When the pandas at the San Diego Zoo crave a bit of variety on their menu, zookeepers know exactly what to do. They order up some Chinese takeout.
That’s what led the Zoo to partner with The Huntington this year to obtain bamboo from the Botanical Gardens to help satisfy the appetites of its three star attractions: giant pandas Bai Yun, Gao Gao, and three-year-old Xiao Liwu. The Huntington’s plant collections include some 70 different species of bamboo, many of them native to China, offering a range of delicacies to tempt even the most finicky panda palate.
“When the zoo dietician contacted us about harvesting some of our bamboo, we were happy to help,” says David MacLaren, curator of Asian Gardens at The Huntington. Thinning the groves is healthy for the plants because it lets in more light and encourages new growth, he explains. “We’ve got plenty of bamboo to spare, so it’s great to be able to donate some of our surplus growth to such a worthwhile cause.”
The Huntington’s harvest supplements bamboo grown in the Zoo’s own groves and vegetation obtained from the San Diego Botanic Garden and other sources. In addition to expanding the pandas’ menu, using outside resources gives the Zoo’s heavily used bamboo stands a rest, allowing the plants to grow more fully for future harvesting.
Once a week, a team of the Zoo’s browse horticulturists (specialists in growing dietary plant material for zoological collections) makes the trek up from San Diego to San Marino. On a recent visit, senior horticulturists John Updike and Daniel Ramos cut tall stems, or culms, from three different varieties: Bambusa beecheyana, a clumping type that grows by the Lily Ponds; Phyllostachys vivax ‘Wubujizhu’, a towering timber bamboo that lines the path at the south end of the Japanese Garden; and P. aureosulcata f. spectabilis, a willowy, yellow-caned bamboo in the Chinese Garden. All three species are Chinese natives. (Visitors to the gardens needn’t fear that harvesting will diminish the bamboo groves; the cutting is done selectively and in limited quantities from any given area.)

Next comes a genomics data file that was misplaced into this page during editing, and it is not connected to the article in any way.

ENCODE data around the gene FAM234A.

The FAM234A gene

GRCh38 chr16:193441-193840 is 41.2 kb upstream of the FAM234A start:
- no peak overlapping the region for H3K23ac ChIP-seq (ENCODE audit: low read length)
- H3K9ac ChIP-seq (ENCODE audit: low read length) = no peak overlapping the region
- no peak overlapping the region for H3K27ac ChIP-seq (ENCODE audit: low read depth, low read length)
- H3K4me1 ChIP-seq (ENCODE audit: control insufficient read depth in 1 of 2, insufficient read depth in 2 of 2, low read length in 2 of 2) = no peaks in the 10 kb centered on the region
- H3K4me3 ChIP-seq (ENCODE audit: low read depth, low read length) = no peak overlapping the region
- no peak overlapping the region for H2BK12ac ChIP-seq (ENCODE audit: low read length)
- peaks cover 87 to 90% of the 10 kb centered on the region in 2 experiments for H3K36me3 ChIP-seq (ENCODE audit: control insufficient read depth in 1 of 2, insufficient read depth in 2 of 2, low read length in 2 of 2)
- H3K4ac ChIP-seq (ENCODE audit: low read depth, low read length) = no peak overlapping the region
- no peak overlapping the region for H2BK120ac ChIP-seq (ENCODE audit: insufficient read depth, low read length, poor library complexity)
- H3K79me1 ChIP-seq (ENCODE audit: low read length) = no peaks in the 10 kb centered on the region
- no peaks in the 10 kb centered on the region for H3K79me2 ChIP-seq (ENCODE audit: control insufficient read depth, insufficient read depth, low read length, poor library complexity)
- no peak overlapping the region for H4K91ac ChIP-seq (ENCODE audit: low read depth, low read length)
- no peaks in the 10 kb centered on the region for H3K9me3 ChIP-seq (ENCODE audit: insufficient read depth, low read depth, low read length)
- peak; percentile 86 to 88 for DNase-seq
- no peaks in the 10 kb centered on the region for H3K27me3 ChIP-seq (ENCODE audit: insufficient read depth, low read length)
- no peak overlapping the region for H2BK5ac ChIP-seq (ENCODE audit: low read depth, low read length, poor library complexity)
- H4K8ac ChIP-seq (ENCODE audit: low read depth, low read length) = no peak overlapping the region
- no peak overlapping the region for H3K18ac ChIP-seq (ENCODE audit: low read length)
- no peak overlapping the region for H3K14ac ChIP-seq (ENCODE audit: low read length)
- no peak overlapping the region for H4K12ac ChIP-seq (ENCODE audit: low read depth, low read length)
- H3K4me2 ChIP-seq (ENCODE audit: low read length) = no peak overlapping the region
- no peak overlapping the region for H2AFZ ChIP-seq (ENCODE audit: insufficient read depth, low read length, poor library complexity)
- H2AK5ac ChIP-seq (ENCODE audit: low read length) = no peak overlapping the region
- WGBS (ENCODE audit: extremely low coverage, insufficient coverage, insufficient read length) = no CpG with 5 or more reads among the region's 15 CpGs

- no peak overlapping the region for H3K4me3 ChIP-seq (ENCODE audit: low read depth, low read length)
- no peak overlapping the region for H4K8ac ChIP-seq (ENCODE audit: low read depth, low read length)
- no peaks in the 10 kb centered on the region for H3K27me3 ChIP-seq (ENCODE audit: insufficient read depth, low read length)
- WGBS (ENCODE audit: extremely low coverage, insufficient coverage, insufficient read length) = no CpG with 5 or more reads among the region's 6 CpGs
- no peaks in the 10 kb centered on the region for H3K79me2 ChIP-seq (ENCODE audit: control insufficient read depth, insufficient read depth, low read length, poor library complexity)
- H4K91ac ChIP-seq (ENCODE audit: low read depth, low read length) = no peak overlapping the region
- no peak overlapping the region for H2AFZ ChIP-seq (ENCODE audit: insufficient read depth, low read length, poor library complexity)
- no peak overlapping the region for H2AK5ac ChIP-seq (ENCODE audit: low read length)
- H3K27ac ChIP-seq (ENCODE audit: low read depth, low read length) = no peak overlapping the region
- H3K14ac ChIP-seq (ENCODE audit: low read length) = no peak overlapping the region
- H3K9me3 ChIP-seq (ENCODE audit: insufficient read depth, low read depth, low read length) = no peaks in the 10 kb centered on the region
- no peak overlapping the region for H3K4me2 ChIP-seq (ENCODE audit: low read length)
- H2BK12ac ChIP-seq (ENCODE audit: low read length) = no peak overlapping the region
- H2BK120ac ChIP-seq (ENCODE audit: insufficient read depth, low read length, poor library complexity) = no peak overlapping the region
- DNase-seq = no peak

“Dietary diversity is essential for nutrition, and it also keeps the pandas interested,” says Daniel Simpson, the Zoo’s horticulture manager. “Feeding a panda a new type of bamboo is like offering a chocolate chip cookie to someone who’s been eating only rice cakes.” He also notes that taste varies among the three animals. The Zoo’s animal care specialists take note of the pandas’ preferences, and then each week they give Simpson a shopping list. The Huntington’s bamboo is particularly beneficial as a food source, explains Simpson, because it’s chemical-free and regularly irrigated, which enhances its nutritional value.
After felling a tall culm from a large stand of bamboo, Updike and Ramos strip the leaves and branches from the cut stems and tie them into neat bundles. The hollow culms are cut into smaller lengths, and then everything is loaded onto the truck for the two-hour drive back to San Diego. Roughly 200 pounds of bamboo are collected on each trip. Back at the Zoo, it’s wetted down and placed in refrigerated storage barns to keep it fresh.
Each panda consumes roughly 50 pounds of bamboo a day, devouring the tender leaves and branches as well as the tough, fibrous culms, which they peel into strips. By taking careful note of the panda’s likes and dislikes as they munch on The Huntington’s “takeout,” the Zoo’s horticulture staff figure out which varieties of bamboo to use to supplement their own groves.
If variety is the spice of life, then three lucky pandas in San Diego are experiencing a very zesty life indeed.
You can watch San Diego Zoo staff harvesting bamboo at The Huntington in a video on the Zoo’s website. Panda fans can also watch the animals enjoying their meals (and much more) on the Zoo’s live Panda Cam.
Lisa Blackburn is communications coordinator at The Huntington.
Note: The panda in the top photo had been misidentified as Bai Yun. Corrected March 25. We apologize for the confusion.